By Jessica Goad
Republican presidential candidate Mitt Romney is no stranger to attacks on the environment, as seen in his ads against clean energy jobs, his pledge to roll back fuel economy standards that protect public health and reduce carbon pollution, and the fact that he doesn’t know “the purpose of” public lands that belong to all Americans.
But this morning’s Washington Post sheds more light on Romney’s energy plan, including the fact that he would open up “virtually every part of U.S. lands and waters” to drilling regardless of whether they are national parks, national monuments, or protected in some other way. As the Post reports:
Asked whether any place would be off limits for oil drilling, campaign spokesman Andrea Saul said, “Governor Romney will permit drilling wherever it can be done safely, taking into account local concerns.”
Current law sets some public lands and waters off limits to drilling, including national parks, national monuments, and wilderness areas. These places are protected for other uses like hunting, fishing, sightseeing, and recreation.
Presumably, if there was oil and gas found there, Romney would allow drilling in places like the Grand Canyon, Arches National Park, Glacier National Park, Yellowstone, and Isle Royale National Park in the Great Lakes, regardless of its impacts on them. In essence, he would take lands that belong to all Americans and turn them over to oil companies.
Saul’s caveat that Romney would promote drilling if it could be done safely makes little sense considering that safe drilling has thus far eluded oil and gas companies. Most oil drilling involves the use of “drilling muds” that can include toxic chemicals. Hydraulic fracturing for natural gas involves pumping thousands of gallons of chemicals underground to stimulate wells. And all drilling produces contaminated water as a byproduct that must be disposed of. Additionally, oil spill are not uncommon—for example, a report from USA Today found an average of 22 large spills offshore every year between 2005 and 2009.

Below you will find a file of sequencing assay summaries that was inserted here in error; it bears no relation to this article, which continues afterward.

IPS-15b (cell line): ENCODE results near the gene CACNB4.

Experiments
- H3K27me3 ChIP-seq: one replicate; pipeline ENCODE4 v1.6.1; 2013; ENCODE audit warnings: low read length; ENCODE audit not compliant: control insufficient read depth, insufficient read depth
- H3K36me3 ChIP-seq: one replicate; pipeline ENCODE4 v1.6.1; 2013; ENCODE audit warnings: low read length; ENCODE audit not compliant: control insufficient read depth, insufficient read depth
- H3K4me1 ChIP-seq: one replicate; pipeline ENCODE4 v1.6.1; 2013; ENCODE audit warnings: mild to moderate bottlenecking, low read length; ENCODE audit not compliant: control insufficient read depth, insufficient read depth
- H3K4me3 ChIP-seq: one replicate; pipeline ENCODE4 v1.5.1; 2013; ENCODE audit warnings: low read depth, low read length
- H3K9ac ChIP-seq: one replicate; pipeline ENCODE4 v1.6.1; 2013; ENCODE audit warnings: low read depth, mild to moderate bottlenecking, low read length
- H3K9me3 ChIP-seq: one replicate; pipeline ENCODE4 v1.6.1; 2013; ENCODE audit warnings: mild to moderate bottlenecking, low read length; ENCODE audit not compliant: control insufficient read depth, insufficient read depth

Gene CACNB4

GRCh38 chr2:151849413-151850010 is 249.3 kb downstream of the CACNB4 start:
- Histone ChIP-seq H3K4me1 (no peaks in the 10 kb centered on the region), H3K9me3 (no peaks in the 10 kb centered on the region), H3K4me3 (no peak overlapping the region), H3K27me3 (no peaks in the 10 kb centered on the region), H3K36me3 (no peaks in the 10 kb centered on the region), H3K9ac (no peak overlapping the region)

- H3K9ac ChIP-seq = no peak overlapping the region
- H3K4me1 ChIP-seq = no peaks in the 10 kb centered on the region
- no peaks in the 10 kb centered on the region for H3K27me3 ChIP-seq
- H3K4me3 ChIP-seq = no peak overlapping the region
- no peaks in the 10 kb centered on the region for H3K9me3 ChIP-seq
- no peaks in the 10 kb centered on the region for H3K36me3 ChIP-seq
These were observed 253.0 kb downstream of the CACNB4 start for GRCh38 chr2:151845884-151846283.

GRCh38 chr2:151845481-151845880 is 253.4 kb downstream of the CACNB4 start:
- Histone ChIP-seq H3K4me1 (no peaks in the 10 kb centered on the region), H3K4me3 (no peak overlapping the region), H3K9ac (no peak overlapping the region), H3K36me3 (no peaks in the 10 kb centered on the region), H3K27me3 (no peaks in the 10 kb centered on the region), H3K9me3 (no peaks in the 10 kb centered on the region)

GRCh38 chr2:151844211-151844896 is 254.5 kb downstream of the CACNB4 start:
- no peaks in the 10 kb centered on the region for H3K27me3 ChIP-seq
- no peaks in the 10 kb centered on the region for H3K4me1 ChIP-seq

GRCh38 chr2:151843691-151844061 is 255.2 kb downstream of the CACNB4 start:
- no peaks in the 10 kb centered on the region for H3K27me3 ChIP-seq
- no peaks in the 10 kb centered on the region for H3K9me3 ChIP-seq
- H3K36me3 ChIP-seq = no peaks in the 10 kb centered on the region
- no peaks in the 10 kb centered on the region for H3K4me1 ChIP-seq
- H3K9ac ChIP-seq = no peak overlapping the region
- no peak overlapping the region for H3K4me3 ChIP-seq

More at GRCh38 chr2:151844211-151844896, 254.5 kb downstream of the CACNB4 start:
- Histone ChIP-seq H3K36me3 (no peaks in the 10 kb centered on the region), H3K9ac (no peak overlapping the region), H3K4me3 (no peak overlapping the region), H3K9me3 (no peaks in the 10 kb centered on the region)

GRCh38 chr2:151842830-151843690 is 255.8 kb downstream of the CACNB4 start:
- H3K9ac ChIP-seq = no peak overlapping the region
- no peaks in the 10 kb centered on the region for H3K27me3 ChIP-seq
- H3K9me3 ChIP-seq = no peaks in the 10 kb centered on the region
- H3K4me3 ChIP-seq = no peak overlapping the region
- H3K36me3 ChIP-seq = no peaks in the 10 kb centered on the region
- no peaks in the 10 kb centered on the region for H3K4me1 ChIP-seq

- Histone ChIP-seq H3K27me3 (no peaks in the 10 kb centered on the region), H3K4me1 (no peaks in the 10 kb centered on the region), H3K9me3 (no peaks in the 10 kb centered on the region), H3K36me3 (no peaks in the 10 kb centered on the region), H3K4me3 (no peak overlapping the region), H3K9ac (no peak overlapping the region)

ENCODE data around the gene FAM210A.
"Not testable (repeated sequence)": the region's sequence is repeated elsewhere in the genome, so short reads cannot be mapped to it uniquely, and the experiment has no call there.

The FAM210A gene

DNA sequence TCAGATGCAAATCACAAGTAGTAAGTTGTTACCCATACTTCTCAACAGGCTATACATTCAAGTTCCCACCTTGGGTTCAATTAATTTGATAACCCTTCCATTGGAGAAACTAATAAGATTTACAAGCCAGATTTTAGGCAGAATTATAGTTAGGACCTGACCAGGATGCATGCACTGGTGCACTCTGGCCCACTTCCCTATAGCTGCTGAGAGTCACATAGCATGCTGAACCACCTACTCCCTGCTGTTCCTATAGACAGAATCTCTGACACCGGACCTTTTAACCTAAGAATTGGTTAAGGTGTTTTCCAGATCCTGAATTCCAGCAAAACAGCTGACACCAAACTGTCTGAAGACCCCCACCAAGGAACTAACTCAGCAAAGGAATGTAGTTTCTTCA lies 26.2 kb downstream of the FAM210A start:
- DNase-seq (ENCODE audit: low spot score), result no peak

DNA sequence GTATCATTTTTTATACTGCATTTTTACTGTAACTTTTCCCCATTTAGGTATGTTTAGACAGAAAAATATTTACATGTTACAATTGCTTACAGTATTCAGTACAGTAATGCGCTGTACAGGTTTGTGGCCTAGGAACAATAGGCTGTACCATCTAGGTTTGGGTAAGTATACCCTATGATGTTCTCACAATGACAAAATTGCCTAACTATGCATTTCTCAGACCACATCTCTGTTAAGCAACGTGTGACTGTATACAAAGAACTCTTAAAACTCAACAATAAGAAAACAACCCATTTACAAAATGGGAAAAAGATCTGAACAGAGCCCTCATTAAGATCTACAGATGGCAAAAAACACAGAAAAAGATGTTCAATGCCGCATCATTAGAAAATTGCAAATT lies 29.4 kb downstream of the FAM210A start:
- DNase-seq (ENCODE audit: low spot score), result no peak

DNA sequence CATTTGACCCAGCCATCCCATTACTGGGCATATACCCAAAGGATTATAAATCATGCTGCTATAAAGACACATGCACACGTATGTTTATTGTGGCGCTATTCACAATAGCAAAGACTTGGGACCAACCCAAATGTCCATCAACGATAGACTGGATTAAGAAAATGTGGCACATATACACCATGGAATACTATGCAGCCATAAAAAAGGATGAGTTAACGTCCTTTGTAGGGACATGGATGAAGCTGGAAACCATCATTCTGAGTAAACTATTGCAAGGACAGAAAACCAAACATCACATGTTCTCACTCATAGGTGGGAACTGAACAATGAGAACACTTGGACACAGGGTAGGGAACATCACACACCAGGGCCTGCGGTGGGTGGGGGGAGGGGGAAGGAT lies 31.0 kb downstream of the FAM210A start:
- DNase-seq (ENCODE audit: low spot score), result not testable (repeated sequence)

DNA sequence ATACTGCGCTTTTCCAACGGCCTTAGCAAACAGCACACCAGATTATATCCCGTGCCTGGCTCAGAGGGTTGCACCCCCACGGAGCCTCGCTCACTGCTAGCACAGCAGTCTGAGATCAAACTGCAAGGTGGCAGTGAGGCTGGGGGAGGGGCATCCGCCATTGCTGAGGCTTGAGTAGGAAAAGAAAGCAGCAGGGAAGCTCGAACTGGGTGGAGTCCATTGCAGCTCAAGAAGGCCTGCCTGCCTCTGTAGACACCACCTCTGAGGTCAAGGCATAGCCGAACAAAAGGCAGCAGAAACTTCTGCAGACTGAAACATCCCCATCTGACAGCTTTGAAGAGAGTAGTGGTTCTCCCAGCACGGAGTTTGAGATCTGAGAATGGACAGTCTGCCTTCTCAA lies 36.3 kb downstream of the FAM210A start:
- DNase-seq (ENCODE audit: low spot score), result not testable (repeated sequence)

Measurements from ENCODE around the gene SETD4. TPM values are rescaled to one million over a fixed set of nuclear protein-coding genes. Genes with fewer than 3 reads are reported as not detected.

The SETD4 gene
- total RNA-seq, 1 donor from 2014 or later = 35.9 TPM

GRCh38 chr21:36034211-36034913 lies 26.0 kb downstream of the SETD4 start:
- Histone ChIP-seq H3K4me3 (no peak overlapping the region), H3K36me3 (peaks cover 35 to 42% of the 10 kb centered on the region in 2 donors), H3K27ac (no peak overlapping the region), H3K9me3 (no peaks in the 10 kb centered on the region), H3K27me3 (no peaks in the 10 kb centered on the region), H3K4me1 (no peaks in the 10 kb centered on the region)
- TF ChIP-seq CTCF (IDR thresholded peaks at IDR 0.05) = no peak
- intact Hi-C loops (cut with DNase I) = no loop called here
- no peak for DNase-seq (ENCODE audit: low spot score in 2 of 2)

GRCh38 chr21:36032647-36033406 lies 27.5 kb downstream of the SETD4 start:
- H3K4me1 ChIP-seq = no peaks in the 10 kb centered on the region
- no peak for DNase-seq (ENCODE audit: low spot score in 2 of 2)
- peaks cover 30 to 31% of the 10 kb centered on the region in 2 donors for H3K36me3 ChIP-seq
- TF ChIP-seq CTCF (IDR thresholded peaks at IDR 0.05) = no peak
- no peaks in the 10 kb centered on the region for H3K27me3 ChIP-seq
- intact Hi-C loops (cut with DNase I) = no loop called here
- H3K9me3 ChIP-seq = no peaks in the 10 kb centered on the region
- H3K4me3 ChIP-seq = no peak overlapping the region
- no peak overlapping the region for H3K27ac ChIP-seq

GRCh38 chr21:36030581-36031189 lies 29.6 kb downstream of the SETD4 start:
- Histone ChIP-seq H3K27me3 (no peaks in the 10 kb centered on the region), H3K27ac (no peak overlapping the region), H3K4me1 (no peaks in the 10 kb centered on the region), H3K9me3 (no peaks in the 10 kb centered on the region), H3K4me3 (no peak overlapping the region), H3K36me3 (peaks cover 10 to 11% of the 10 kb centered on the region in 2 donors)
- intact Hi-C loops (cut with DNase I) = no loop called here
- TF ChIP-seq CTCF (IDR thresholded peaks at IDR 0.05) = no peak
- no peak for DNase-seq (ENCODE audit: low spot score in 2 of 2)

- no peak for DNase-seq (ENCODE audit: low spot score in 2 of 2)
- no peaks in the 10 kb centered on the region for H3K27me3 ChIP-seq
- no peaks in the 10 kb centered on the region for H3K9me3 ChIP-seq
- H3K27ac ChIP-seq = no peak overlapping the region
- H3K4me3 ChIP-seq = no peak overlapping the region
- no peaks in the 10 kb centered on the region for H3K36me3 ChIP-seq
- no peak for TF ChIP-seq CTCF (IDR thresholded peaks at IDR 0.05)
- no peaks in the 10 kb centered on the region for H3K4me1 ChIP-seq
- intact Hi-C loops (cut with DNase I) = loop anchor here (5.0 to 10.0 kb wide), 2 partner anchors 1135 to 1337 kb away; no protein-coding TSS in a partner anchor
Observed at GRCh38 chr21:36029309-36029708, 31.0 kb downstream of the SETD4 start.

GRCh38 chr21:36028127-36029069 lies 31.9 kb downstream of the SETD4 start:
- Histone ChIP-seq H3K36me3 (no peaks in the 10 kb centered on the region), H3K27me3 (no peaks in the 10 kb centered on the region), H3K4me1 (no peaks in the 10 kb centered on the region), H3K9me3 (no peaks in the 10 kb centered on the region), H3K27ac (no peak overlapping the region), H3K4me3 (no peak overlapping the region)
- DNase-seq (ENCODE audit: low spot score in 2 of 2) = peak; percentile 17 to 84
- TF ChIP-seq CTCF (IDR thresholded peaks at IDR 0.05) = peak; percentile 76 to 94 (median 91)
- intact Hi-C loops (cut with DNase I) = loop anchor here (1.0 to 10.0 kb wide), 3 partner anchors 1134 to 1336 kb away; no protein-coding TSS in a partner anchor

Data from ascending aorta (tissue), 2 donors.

Romney’s calls for drilling everywhere come at a time when oil and gas production in the U.S. is at its highest since 1998, oil imports are the lowest since 1997, and there are more drill rigs in the United States than the rest of the world combined. Additionally, oil companies are not drilling public lands and waters that they have already leased. A new report from the Department of the Interior finds that industry is sitting on—not exploring or producing—26 million acres of leases offshore and 20 million acres of leases onshore.
Leading the Romney campaign’s energy strategy is Harold Hamm, who made almost all of his $12 billion fortune from oil and gas drilling in North Dakota.
Jessica is the Manager of Research and Outreach for the Public Lands Project at the Center for American Progress Action Fund.